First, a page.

In an essay titled “A Malian Writer Finds a Postmortem Revival: How a French literary event in 2021 brought author Yambo Ouologuem back to life,” Paris-based journalist Olivia Snaije details the tale of Yambo Ouolouguem’s plagiarism controversy in 1972.

Ouologuem was born in the Dogon region of Mali to an affluent family. His father worked for the colonial government and could speak many languages. Ouologuem found success of his own at an early age when he published his first novel in France to critical acclaim when he was just 27. Titled Le Devoir du Violence, it tells the story of a fictional African empire ruled by corrupt leaders and rife with evil and violence. Ouologuem did not get to enjoy his success for too long. A year later, he was accused of plagiarism, a controversy that led to a cross-continental lawsuit, the banning of the book in France, and discontinued publication by other presses. Disillusioned, Ouologuem left France for Mali where he lived the rest of his life away from the public eye.

Snaije revisits this story, detailing Ouologuem’s rise to literary success, the plagiarism controversy, and recent attempts by his children to clear his name. She addresses the tensions between those who, at the time, believed that Ouologuem was guilty and deserved all the backlash versus those who believed that the situation was blown way out of proportion. The essay is brilliantly written layered with biographic details that truly bring Ouoluguem’s experiences to life and adds a human angle to a story that was clearly traumatizing for everyone involved.

Read the short excerpt below and follow this link to read the rest.

“A little more than a year after “Le devoir de violence” was published in English, accusations of plagiarism were leveled against Ouologuem. It began with a research student who spotted borrowings from one of Graham Greene’s books. Ouologuem’s British editor, James Currey, told New Lines, “Graham Greene found it annoying. It was a piddling little stupid thing. … I hope it doesn’t happen today; I hope we’ve grown up slightly. I had forgotten about this, but rereading my two and a half pages about the controversy [in Currey’s book “Africa Writes Back”], it was fundamentally a waste of time. I am as mystified now as I was at the time.”

Greene did not press charges and accepted the British publisher’s offer to include appropriate acknowledgment in future copies of the book. In the U.S., however, the chair of Harcourt Brace Jovanovich decided to withdraw and cancel all future publications of “Le devoir de violence.” Moreover, Harcourt demanded $10,000 in damages from Le Seuil. (According to the archives, Le Seuil later ended up paying about half of that sum to the U.S. publisher.) From then on, the affair blew up in the French media, where borrowings from a short story by Guy de Maupassant, a crime novel by John D. MacDonald, the Bible and the Quran were spotted.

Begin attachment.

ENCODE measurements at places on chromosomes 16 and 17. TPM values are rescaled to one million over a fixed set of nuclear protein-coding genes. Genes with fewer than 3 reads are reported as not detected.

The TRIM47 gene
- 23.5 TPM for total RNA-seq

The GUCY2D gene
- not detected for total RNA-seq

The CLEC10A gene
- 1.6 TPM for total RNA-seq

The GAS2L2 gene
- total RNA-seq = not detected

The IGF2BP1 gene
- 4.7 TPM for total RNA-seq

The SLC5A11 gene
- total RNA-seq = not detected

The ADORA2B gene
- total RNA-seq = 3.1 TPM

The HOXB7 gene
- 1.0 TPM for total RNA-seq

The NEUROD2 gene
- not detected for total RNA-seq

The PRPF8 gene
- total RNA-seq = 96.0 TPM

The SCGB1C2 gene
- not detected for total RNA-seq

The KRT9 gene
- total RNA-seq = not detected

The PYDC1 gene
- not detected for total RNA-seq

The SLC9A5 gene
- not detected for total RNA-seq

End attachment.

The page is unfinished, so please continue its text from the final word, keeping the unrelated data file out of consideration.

In 1968, when Ouologuem’s editor wrote to Schwarz-Bart with a copy of Ouologuem’s book, Schwarz-Bart, who was also accused of plagiarism when “Le dernier des Justes” was published, wrote back that while he was troubled and hurt by the fact that his own publisher, Le Seuil, hadn’t seen fit to tell him earlier about Ouologuem’s reworkings of several passages from his book, he wrote: “I am in no way worried by the use that has been made of ‘Le dernier des Justes’ … I have always looked at my books as apple trees, happy that my apples will be eaten and happy if now and again one is taken and planted in different soil.”

At first, Le Seuil and Ouologuem attempted to defend themselves in the press. The author claimed that Le Seuil had removed quotation marks around the paragraphs in question and explained his “literary technique” of borrowing and reworking texts. Ultimately, Ouologuem was left to defend himself on his own. He was savaged in the French press, and his fall from grace was complete. It is said that he had gotten into a brawl and spent time in a psychiatric hospital, although no records of his stay have been confirmed. He then returned to Mali definitively, embittered and determined, never to have anything to do with France again. Family members speak of him arriving in Mali ill and say that he was poisoned in France. Soon after, Ouologuem turned toward religion, became a devout Muslim, and refused to speak of his time as a famous author. He also remarried and had three children.

Most academics now agree that the plagiarism charges against Ouologuem, which occupies a small percentage of his book, fall into what can be called a “gray area” as plenty of writers, including T.S. Eliot, Graham Swift and P.D. James, have used the same method of intertextuality. The damage to a brilliant young writer, however, was already done. In November 1982, according to Orban’s research, Le Seuil stopped publishing “Le devoir de violence.” Heinemann followed suit.”  Read more.